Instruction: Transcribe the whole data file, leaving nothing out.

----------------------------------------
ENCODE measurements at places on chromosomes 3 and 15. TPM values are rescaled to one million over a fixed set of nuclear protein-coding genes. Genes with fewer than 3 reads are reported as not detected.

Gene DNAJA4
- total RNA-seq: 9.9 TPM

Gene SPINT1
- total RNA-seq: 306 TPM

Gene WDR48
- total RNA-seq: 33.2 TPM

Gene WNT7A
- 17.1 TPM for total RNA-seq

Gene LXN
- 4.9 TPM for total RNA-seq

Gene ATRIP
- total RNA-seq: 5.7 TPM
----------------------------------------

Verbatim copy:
ENCODE measurements at places on chromosomes 3 and 15. TPM values are rescaled to one million over a fixed set of nuclear protein-coding genes. Genes with fewer than 3 reads are reported as not detected.

Gene DNAJA4
- total RNA-seq: 9.9 TPM

Gene SPINT1
- total RNA-seq: 306 TPM

Gene WDR48
- total RNA-seq: 33.2 TPM

Gene WNT7A
- 17.1 TPM for total RNA-seq

Gene LXN
- 4.9 TPM for total RNA-seq

Gene ATRIP
- total RNA-seq: 5.7 TPM